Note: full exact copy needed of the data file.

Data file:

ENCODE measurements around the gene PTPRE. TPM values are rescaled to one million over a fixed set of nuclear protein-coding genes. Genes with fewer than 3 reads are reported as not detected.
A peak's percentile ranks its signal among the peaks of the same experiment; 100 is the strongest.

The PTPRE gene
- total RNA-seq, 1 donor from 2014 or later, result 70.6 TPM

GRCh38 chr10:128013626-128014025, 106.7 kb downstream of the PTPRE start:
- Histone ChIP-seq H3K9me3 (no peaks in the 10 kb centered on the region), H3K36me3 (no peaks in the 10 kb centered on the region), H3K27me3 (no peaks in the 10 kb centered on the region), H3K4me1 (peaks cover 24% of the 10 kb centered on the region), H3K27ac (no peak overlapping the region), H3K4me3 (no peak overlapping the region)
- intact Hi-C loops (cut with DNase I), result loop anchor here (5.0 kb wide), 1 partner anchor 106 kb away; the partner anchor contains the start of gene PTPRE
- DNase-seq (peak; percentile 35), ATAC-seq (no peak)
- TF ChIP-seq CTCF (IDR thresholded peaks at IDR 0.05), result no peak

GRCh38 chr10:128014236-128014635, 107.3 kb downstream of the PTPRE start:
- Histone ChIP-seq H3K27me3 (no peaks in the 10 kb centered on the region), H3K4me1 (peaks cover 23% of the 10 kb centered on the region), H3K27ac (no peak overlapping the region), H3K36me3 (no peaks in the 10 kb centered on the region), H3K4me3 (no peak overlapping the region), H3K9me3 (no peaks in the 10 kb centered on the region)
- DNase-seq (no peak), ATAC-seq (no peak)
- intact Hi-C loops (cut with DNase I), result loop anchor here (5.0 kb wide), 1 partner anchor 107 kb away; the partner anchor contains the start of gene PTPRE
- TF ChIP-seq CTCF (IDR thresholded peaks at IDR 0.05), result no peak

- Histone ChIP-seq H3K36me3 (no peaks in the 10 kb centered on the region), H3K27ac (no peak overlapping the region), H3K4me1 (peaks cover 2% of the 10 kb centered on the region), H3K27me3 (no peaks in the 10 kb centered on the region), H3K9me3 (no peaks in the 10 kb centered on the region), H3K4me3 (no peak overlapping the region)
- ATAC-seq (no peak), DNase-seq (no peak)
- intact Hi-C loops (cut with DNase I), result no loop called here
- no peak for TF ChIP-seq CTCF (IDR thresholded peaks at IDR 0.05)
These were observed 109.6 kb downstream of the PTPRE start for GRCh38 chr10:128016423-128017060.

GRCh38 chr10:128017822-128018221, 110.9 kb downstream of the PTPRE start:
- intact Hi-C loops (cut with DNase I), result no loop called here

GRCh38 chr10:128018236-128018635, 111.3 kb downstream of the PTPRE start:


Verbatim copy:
ENCODE measurements around the gene PTPRE. TPM values are rescaled to one million over a fixed set of nuclear protein-coding genes. Genes with fewer than 3 reads are reported as not detected.
A peak's percentile ranks its signal among the peaks of the same experiment; 100 is the strongest.

The PTPRE gene
- total RNA-seq, 1 donor from 2014 or later, result 70.6 TPM

GRCh38 chr10:128013626-128014025, 106.7 kb downstream of the PTPRE start:
- Histone ChIP-seq H3K9me3 (no peaks in the 10 kb centered on the region), H3K36me3 (no peaks in the 10 kb centered on the region), H3K27me3 (no peaks in the 10 kb centered on the region), H3K4me1 (peaks cover 24% of the 10 kb centered on the region), H3K27ac (no peak overlapping the region), H3K4me3 (no peak overlapping the region)
- intact Hi-C loops (cut with DNase I), result loop anchor here (5.0 kb wide), 1 partner anchor 106 kb away; the partner anchor contains the start of gene PTPRE
- DNase-seq (peak; percentile 35), ATAC-seq (no peak)
- TF ChIP-seq CTCF (IDR thresholded peaks at IDR 0.05), result no peak

GRCh38 chr10:128014236-128014635, 107.3 kb downstream of the PTPRE start:
- Histone ChIP-seq H3K27me3 (no peaks in the 10 kb centered on the region), H3K4me1 (peaks cover 23% of the 10 kb centered on the region), H3K27ac (no peak overlapping the region), H3K36me3 (no peaks in the 10 kb centered on the region), H3K4me3 (no peak overlapping the region), H3K9me3 (no peaks in the 10 kb centered on the region)
- DNase-seq (no peak), ATAC-seq (no peak)
- intact Hi-C loops (cut with DNase I), result loop anchor here (5.0 kb wide), 1 partner anchor 107 kb away; the partner anchor contains the start of gene PTPRE
- TF ChIP-seq CTCF (IDR thresholded peaks at IDR 0.05), result no peak

- Histone ChIP-seq H3K36me3 (no peaks in the 10 kb centered on the region), H3K27ac (no peak overlapping the region), H3K4me1 (peaks cover 2% of the 10 kb centered on the region), H3K27me3 (no peaks in the 10 kb centered on the region), H3K9me3 (no peaks in the 10 kb centered on the region), H3K4me3 (no peak overlapping the region)
- ATAC-seq (no peak), DNase-seq (no peak)
- intact Hi-C loops (cut with DNase I), result no loop called here
- no peak for TF ChIP-seq CTCF (IDR thresholded peaks at IDR 0.05)
These were observed 109.6 kb downstream of the PTPRE start for GRCh38 chr10:128016423-128017060.

GRCh38 chr10:128017822-128018221, 110.9 kb downstream of the PTPRE start:
- intact Hi-C loops (cut with DNase I), result no loop called here

GRCh38 chr10:128018236-128018635, 111.3 kb downstream of the PTPRE start: